"We're behind the 8-ball," closer Todd Jones said after Detroit's 6-4 win Tuesday night. "We've got a lot of work to do."
There were no Tigers home runs in the victory that finally batted down the White Sox express, which had pretty much rolled over the Tigers this season. Nor was there a walkoff hit. Detroit, in fact, managed just two extra-base hits all night off starter Jose Contreras. Instead, Miguel Cabrera did his damage with three hits, including a go-ahead, two-run single during a three-run fifth inning.
It's going to take a lot for the Tigers to make up their deficit to the White Sox, which stood at 11 games entering this series. The key to getting it down to 10 games was avoiding the feeling of having to do too much.
To manager Jim Leyland, not trying for too much goes especially for Cabrera. But after Cabrera seemed to be putting the weight of the Tigers on his shoulders, Leyland thinks Cabrera is settling down.
"I think Miguel's coming around," Leyland said. "I think he's starting to relax. I think he's starting to feel more comfortable. I think he's starting to understand that we just want him to be a part of the team. He doesn't have to do any more than anybody else. Just help out, do your part, and good concentration. He's working hard defensively, and I think there's a possibility he's starting to get on a roll.
"But I don't want him to put pressure on himself. I just want him to relax and play."
He wants Cabrera to relax at the same time that he needs his team to play with some urgency. He talked about the need to start winning series from here on out, but he also admitted they'll need some stumbling from the White Sox to get back into the division race. This series marks their only chance to directly make up ground against the White Sox in head-to-head meetings until they meet again in late July.
Considering Chicago took five of six from Detroit in April to send the Tigers on their way to a 2-10 start, however, their head-to-head matchups have hurt more than helped. Tuesday looked to be headed the same way after Jim Thome's second-inning solo homer and A.J. Pierzynski's RBI single in the third handed a 2-0 lead to Contreras, who held Detroit scoreless on two singles and a walk through the first three innings.
One of those singles was a broken-bat liner from Cabrera, who entered the night 4-for-7 in his career against Contreras. He came up again in the fourth and doubled on an opposite-field fly ball towards the right-field line before Jeff Larish singled him in to put the Tigers on the scoreboard.
"He does a great job," Larish said. "I think his track record proves that he's a great hitter and he's got a great approach."
Three consecutive singles in the fifth tied the game and set up the go-ahead tallies. Brent Clevlen led off the rally and scored when center fielder Nick Swisher mishandled Placido Polanco's single for an error. Carlos Guillen's sacrifice bunt moved Polanco and Curtis Granderson to second and third before Contreras erased a potential sacrifice fly situation with a shallow fly ball from Magglio Ordonez.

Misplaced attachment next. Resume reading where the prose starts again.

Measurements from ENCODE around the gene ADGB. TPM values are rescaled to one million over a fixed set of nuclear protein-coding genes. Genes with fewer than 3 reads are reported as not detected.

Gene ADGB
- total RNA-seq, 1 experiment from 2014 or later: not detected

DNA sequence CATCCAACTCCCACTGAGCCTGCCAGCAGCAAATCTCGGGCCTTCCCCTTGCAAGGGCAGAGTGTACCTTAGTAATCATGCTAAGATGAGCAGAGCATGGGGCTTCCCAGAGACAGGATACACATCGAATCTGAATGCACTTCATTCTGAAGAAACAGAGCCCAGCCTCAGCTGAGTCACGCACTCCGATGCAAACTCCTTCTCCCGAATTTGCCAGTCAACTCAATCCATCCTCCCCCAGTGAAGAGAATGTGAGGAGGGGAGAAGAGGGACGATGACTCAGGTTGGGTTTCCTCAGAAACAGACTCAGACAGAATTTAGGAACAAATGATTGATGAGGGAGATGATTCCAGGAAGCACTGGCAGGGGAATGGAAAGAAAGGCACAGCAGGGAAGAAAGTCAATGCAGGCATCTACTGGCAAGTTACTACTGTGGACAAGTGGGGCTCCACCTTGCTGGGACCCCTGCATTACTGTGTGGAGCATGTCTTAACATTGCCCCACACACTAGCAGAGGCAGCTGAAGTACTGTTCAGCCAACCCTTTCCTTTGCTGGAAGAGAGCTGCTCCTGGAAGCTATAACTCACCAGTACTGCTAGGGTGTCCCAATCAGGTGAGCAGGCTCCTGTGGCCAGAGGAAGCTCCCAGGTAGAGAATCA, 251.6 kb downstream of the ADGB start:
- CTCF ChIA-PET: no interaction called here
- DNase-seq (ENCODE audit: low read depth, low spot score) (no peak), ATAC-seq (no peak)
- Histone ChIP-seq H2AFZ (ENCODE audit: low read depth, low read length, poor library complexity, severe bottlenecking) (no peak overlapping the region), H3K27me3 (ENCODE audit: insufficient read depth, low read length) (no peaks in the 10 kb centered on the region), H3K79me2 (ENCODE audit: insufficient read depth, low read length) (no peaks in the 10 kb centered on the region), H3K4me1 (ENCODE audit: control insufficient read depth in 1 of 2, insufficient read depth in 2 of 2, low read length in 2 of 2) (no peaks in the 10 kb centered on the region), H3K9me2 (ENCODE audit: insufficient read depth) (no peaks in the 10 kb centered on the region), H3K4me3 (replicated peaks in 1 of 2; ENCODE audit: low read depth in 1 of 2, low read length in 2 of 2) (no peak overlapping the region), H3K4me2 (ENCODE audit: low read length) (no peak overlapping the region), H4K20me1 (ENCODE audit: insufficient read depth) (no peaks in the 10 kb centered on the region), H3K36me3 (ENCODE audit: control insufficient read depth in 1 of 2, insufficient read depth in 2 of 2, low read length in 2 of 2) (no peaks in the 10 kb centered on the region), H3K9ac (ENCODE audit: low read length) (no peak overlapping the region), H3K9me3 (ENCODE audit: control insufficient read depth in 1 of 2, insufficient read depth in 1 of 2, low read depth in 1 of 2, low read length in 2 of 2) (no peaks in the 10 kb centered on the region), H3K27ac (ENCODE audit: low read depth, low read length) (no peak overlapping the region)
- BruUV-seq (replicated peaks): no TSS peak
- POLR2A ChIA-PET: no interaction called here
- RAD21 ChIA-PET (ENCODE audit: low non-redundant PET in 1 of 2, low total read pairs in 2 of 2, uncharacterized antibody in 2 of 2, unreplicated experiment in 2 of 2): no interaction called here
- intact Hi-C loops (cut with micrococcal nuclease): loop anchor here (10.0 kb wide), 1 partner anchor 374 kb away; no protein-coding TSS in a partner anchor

That brought up Cabrera, who was 1-for-8 with four strikeouts in situations with a runner on third and two outs this season. Like the double in his previous at-bat, Cabrera went after a first-pitch fastball. This time, he sent it into center field.
It wasn't play-of-the-night material, but it didn't have to be. Granderson and Polanco both scored, and the Tigers had a lead they never relinquished.
It's not that Leyland thought Cabrera was aiming for the fences earlier in the season, but he thought Cabrera might've been aiming to make a point and instead proving nothing.
"It takes time for all that [pressure] to blow over," Leyland said. "I really believe that. The whole talk, the whole trade, the whole contract, it takes time to get past all that for anybody. I don't care what anybody says. For the most part, when [a big trade] happens with anybody on any team, right away they go to a new team, put pressure on themselves to do good. People are talking about their contract. People are talking about the trade. That all just clogs the mind for a while.
"So I think that's starting to get out of there. I think he's starting to relax. He's a Tiger. He's going to be a Tiger for a long time. And I think he's going to be a really good Tiger for a long time."
Clevlen's RBI single in the sixth and Ordonez's run-scoring infield single in the seventh provided some much-needed cushion for starter Nate Robertson (4-6), whose three runs allowing over 6 1/3 innings marked his first quality start since May 24. But Clevlen's biggest contribution came in the field while the White Sox rallied in the eighth.
After Freddy Dolsi balked in a run when he stumbled on the mound, cutting the lead to two runs, he struck out Paul Konerko but stayed in the game to face the left-handed hitting Thome. With the Tigers bullpen short following Monday's loss, Leyland didn't have many options.
Thome hit a line drive to left, which should've put the potential tying run on base. However, Carlos Quentin rounded third and tried to score on the strong-armed Clevlen, who threw a liner back to home plate to easily retire Quentin at the plate.
"I had to make sure to field it cleanly first and [then] make sure I make a good throw," Clevlen said. "And I did both of those."
That's about as close to a heroic play as the Tigers had. But then, part of their problem this season has been trying for too many.
Jason Beck is a reporter for MLB.com. This story was not subject to the approval of Major League Baseball or its clubs.